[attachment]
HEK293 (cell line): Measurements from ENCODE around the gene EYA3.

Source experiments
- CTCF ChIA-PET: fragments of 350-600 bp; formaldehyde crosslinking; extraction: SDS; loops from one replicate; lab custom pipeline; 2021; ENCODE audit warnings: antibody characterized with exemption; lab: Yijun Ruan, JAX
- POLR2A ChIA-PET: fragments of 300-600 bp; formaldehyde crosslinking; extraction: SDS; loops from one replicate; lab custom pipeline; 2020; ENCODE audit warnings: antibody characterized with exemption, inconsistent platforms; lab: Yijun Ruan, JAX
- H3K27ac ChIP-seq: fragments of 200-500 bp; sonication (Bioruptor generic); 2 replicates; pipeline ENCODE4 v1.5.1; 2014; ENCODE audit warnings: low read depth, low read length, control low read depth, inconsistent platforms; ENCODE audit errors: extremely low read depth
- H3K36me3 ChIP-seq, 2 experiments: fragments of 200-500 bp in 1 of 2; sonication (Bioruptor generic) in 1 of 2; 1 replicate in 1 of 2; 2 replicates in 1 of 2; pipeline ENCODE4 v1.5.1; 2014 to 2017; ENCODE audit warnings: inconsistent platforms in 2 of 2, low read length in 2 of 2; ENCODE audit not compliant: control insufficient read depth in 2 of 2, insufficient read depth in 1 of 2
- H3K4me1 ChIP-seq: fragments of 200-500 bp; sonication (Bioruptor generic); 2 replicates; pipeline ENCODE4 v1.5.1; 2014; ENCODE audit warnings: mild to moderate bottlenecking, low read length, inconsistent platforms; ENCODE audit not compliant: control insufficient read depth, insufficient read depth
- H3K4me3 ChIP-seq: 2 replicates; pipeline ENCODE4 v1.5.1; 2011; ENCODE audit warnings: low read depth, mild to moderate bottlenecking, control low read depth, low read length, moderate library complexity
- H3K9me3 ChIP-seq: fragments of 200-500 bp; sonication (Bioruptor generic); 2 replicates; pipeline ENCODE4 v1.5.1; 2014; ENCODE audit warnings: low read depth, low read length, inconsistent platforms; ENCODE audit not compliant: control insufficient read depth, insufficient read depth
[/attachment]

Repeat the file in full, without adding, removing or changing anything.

HEK293 (cell line): Measurements from ENCODE around the gene EYA3.

Source experiments
- CTCF ChIA-PET: fragments of 350-600 bp; formaldehyde crosslinking; extraction: SDS; loops from one replicate; lab custom pipeline; 2021; ENCODE audit warnings: antibody characterized with exemption; lab: Yijun Ruan, JAX
- POLR2A ChIA-PET: fragments of 300-600 bp; formaldehyde crosslinking; extraction: SDS; loops from one replicate; lab custom pipeline; 2020; ENCODE audit warnings: antibody characterized with exemption, inconsistent platforms; lab: Yijun Ruan, JAX
- H3K27ac ChIP-seq: fragments of 200-500 bp; sonication (Bioruptor generic); 2 replicates; pipeline ENCODE4 v1.5.1; 2014; ENCODE audit warnings: low read depth, low read length, control low read depth, inconsistent platforms; ENCODE audit errors: extremely low read depth
- H3K36me3 ChIP-seq, 2 experiments: fragments of 200-500 bp in 1 of 2; sonication (Bioruptor generic) in 1 of 2; 1 replicate in 1 of 2; 2 replicates in 1 of 2; pipeline ENCODE4 v1.5.1; 2014 to 2017; ENCODE audit warnings: inconsistent platforms in 2 of 2, low read length in 2 of 2; ENCODE audit not compliant: control insufficient read depth in 2 of 2, insufficient read depth in 1 of 2
- H3K4me1 ChIP-seq: fragments of 200-500 bp; sonication (Bioruptor generic); 2 replicates; pipeline ENCODE4 v1.5.1; 2014; ENCODE audit warnings: mild to moderate bottlenecking, low read length, inconsistent platforms; ENCODE audit not compliant: control insufficient read depth, insufficient read depth
- H3K4me3 ChIP-seq: 2 replicates; pipeline ENCODE4 v1.5.1; 2011; ENCODE audit warnings: low read depth, mild to moderate bottlenecking, control low read depth, low read length, moderate library complexity
- H3K9me3 ChIP-seq: fragments of 200-500 bp; sonication (Bioruptor generic); 2 replicates; pipeline ENCODE4 v1.5.1; 2014; ENCODE audit warnings: low read depth, low read length, inconsistent platforms; ENCODE audit not compliant: control insufficient read depth, insufficient read depth